West Africa is experiencing a musical golden age. The unbelievable diversity of the region's music, often rooted in centuries-old traditionbut just as often attuned to modern production and popular accessibilityhas been piling up on record and in performance at a prodigious pace. So if you don't get a chance to visit Dakar, Bamako, or Lagos in person, you'll find hundreds of alternatives on the shelf in the record store.
The challenge, of course, is making sense of all these options, and for novice listeners that's complicated by not knowing exactly where to start. That's where compilations like these two provide a valuable reference: they survey a wide swath of recent music, allowing listeners with different tastes to home in on specific performers for further exploration.
Mali's as good a first stop as any, and Putumayo's latest friendly compilation does the country's melodic, warm, polyrhythmic music justice. But if you want the raw meat, the crispest and most viscerally moving sounds can be found to the north in the Saharathe subject of the latest Rough Guide. Both collections feature extensive, informative liner notes which provide key information about the region and the artists featured.
Putumayo World Music
Before embarking on this trip to Mali, it's good to understand a little about tradition. Manding music has been passed from father to son in hereditary fashion since the time of the Ancient Empire of Mali eight centuries ago, and the bearers of this tradition have also played important social roles as historians, storytellers, and mediators throughout history. So not only is Manding music old, it's been carefully preserved as a living entity that serves several important functions in society.
And likewise with traditional instruments like the balafon (a xylophone-like instrument with gourd resonators), kora (harp-lute), ngoni (lute), and various drums, including the legendary talking drum. Modern West African musicians have also adapted others, including the now omnipresent guitar, but strings tend to be predominant one way or another. They have also taken effective advantage of modern production, plugged-in instruments, and popular styles from around the world.
Mali has also been a gateway for cultural movement and exchange between West and North Africa, and the Sahara to the north is home for nomadic Tuaregs, who have faced virtual extinction but survived and continue to celebrate their own language and culture. The music of northern Mali is very different from what you'll find in the south, for example, and that's one reason why this collection of music is so diverse.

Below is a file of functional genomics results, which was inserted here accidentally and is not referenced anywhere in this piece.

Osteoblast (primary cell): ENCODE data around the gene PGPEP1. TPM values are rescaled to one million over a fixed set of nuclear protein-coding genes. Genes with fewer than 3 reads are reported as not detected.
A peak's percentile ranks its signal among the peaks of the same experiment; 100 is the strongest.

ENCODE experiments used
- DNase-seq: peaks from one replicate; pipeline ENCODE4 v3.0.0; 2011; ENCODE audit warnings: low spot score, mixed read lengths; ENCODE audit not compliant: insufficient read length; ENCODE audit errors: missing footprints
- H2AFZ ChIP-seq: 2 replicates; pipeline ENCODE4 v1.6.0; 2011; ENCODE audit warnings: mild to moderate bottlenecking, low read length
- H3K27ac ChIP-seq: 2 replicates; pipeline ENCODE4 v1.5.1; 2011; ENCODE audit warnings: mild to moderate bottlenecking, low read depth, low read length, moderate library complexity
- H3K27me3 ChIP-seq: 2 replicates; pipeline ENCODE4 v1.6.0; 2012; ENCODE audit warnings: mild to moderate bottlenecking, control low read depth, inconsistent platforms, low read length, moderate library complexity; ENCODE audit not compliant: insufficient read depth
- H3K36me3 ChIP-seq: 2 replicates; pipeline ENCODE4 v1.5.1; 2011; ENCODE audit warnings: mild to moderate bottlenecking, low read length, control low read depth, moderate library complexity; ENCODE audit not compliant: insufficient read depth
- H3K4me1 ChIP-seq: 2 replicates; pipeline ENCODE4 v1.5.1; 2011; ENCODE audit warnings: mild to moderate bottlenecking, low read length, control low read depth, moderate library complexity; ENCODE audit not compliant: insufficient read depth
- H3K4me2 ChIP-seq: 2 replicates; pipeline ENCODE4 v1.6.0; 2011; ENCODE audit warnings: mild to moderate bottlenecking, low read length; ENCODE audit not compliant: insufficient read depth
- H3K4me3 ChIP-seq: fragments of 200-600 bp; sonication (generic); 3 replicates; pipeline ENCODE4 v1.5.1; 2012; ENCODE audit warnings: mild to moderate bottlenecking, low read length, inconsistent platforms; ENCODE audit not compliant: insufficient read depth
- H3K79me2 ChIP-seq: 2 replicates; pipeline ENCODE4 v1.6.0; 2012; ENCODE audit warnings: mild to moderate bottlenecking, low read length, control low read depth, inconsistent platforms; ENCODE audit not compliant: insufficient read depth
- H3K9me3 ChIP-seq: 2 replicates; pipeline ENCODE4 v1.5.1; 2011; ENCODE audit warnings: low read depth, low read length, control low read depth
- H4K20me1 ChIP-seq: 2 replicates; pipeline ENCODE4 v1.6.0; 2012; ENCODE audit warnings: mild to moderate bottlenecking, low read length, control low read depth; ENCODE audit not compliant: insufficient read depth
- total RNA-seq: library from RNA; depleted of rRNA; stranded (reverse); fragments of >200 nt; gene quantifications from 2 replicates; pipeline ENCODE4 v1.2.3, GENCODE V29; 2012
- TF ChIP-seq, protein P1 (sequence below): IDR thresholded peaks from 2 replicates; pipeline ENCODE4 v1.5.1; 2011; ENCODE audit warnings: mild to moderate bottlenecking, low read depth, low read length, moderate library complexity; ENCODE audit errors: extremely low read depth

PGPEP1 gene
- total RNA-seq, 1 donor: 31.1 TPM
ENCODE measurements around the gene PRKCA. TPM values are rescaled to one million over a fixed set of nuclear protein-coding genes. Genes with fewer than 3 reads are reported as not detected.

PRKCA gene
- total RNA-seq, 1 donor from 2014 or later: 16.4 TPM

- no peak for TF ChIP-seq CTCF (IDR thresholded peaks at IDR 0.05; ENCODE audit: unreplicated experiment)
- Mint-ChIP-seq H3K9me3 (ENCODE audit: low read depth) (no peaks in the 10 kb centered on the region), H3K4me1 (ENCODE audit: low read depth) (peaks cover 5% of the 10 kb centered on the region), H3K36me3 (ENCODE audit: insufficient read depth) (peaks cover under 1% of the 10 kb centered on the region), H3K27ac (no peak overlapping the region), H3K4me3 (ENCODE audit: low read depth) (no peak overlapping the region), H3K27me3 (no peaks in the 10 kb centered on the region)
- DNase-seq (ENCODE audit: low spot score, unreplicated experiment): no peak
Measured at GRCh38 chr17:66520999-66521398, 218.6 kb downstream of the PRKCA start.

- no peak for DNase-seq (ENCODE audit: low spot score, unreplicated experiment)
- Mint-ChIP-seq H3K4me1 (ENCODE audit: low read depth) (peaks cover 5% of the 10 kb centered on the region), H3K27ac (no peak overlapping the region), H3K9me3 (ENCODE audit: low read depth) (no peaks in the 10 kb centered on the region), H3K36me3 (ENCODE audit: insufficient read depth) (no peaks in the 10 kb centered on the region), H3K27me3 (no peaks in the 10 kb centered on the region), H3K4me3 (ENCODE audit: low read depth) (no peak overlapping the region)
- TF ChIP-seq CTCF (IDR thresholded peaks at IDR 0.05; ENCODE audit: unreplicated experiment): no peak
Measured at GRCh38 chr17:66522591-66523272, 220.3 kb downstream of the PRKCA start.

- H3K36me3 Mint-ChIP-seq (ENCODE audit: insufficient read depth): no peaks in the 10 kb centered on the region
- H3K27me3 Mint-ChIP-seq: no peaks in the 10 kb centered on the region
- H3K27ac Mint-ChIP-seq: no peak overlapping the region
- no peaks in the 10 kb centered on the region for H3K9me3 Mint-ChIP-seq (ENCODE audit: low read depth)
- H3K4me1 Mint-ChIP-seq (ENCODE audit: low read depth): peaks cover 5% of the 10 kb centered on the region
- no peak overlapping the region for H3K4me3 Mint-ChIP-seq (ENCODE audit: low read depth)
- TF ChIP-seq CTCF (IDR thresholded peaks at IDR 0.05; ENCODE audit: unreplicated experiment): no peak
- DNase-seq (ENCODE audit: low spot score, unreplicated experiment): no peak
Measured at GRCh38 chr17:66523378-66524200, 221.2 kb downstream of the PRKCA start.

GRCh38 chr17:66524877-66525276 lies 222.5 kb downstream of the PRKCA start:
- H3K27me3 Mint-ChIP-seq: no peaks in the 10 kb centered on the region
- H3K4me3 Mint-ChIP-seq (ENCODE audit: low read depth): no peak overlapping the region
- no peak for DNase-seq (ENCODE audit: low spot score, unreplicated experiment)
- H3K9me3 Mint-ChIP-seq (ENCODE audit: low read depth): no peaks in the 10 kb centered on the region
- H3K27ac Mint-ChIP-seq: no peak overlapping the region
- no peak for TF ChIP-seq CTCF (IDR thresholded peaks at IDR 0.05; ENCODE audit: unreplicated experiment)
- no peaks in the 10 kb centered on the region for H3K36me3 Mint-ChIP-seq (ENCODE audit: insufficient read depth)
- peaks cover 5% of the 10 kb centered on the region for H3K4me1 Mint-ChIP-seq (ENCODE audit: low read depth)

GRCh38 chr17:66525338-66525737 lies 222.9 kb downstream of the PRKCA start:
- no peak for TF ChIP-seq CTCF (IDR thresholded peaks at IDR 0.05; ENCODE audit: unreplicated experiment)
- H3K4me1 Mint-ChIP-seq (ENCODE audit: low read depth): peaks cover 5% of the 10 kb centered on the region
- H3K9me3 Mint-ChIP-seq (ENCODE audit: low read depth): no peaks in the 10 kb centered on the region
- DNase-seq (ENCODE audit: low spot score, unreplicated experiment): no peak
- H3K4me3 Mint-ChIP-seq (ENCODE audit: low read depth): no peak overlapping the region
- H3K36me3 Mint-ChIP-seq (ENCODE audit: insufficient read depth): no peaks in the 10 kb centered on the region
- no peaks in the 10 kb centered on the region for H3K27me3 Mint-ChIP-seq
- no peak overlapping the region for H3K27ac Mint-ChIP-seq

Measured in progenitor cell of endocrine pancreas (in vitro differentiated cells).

Mali gets started with a very organic cut from bass guitarist Moussa Diallo, who was raised in Bamako and now lives in Denmark. Light, airy strings (including ngoni) criss-cross in an intricate, web-like fashion, providing a sort of anti-gravity network around the song's catchy vocals. Guitarist Habib Koité, a master of several regional styles who combines them imaginatively in performance, appears twice with his group Bamada, first on the pensive, lyrical "Kanawa" (listen for the balafon counterpoint to Koité's melancholy theme); and the closing live "Saramaya," an electric tribute to women which brims over with joy and celebration, making use of bouncing Jamaican rhythms. (Check out Foly!, Koité's 2003 live masterpiece, for more action just like this.)
The Malian blues guitar tradition, made most famous by Ali Farka Tourénot featured here, unfortunatelyhas plenty of other advocates, including Idrissa Soumaoro, who combines strummed guitar riffs with harmonica and bright, vigorous percussion on "Ouili Ka Bo." Veteran bluesman Boubacar Traoré makes unexpected use of accordionist Régis Gizavo on "Kanou," adding color and texture to his usually open, stark sound.